PNGs are amazing for interactive documents such as web pages, but are not suitable for print. While PNGs are “lossless,” meaning you can edit them and not lose quality, they are still low resolution.
The reason PNGs are used in most web projects is that you can save your image with more colors on a transparent background. This makes for a much sharper, web-quality image.
GIF – Graphics Interchange Format
GIFs are most common in their animated form, which are all the rage on Tumblr and in banner ads. It seems like every other day we have a new Grumpy Cat or Honey Boo Boo animated GIF. In their more basic form, GIFs are formed from up to 256 colors in the RGB colorspace. Due to the limited number of colors, the file size is drastically reduced.
This is a common file type for web projects where an image needs to load very quickly, as opposed to one that needs to retain a higher level of quality.
TIFF – Tagged Image File Format
A TIFF is a large raster file that doesn’t lose quality when it’s resized — it is usually used when saving photographs for print. Don’t use this file on the web as it will take forever to load!
PSD – Photoshop Document
PSDs are files that are created and saved in Adobe Photoshop, the most popular graphics editing software. This type of file contains “layers” that make modifying the image much easier to handle. This is also the program that generates the raster file types mentioned above.
The largest disadvantage to PSDs is that Photoshop works with raster images as opposed to vector images.
PDF – Portable Document Format
PDFs were invented by Adobe with the goal of capturing and reviewing rich information from any application, on any computer, with anyone, anywhere. I’d say they have been pretty successful so far. If a designer saves your vector logo in PDF format, then you can view it without any design editing software (as long as you have downloaded the free Acrobat Reader software) and they have the ability to use this file to make further manipulations. This is by far the best universal tool for sharing graphics.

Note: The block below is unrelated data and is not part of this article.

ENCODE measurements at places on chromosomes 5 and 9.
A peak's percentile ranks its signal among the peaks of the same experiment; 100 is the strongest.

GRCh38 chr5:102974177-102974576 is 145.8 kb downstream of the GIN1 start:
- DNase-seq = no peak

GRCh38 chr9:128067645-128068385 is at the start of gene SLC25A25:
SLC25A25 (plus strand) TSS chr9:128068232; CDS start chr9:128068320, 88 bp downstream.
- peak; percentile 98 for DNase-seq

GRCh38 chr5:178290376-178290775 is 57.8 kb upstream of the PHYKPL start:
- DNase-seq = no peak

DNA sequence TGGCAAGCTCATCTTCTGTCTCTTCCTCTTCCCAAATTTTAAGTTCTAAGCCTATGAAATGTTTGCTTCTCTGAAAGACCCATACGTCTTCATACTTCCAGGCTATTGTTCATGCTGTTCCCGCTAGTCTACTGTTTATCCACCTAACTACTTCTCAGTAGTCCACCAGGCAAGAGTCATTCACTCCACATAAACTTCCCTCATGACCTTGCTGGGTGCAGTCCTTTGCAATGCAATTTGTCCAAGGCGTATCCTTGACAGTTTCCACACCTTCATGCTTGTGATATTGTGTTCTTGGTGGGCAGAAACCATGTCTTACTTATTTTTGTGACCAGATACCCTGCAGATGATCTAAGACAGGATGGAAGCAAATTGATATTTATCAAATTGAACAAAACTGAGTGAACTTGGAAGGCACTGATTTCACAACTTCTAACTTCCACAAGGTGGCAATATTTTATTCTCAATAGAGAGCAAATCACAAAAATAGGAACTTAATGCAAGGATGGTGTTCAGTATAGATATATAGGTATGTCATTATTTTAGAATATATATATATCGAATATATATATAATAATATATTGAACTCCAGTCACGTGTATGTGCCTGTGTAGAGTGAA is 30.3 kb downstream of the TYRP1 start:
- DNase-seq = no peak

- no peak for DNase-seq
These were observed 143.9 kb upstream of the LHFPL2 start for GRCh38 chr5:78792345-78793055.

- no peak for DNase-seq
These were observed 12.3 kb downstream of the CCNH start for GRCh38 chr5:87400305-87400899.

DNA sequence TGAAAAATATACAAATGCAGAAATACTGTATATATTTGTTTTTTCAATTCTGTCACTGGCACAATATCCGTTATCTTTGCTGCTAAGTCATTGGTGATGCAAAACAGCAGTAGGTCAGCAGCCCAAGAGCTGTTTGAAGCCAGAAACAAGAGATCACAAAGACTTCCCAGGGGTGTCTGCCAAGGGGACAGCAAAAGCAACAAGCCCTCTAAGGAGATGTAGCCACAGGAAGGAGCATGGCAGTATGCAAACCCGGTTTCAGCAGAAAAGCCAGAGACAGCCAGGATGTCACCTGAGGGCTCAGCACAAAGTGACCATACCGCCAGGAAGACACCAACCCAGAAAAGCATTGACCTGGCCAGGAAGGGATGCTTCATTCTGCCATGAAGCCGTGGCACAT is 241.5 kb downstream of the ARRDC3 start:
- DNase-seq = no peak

EPS – Encapsulated Postscript
EPS is a file in vector format that has been designed to produce high-resolution graphics for print. Almost any kind of design software can create an EPS. It is more of a universal file type (much like the PDF) that can be used to open vector-based artwork in any design editor, not just the more common Adobe products. This safeguards file transfers to designers that are not yet using Adobe products, but may be using Corel Draw or Quark.
AI – Adobe Illustrator Document
AI is, by far, the image format most preferred by designers and the most reliable type of file format for using images in all types of projects from web to print, etc. Adobe Illustrator is the industry standard for creating artwork from scratch and therefore more than likely the program in which your logo was originally rendered. Illustrator produces vector artwork, the easiest type of file to manipulate. It can also create all of the aforementioned file types. Pretty cool stuff! It is by far one of the best tools in any designer’s arsenal.
INDD – Adobe Indesign Document
INDDs (Indesign Document) are files that are created and saved in Adobe Indesign. Indesign is commonly used to create larger publications, such as newspapers, magazines, and ebooks.
Files from both Adobe Photoshop and Illustrator can be combined in Indesign to produce rich designs that feature advanced typography, embedded graphics, page content, formatting information, and other sophisticated layout-related options.
Working with images is a lot more complicated than at first glance. Hopefully this guide has provided a better understanding of the standard file types and which are most appropriate for your project — and maybe gave you the push to ask your designer for your logo’s .EPS or .AI file, just in case.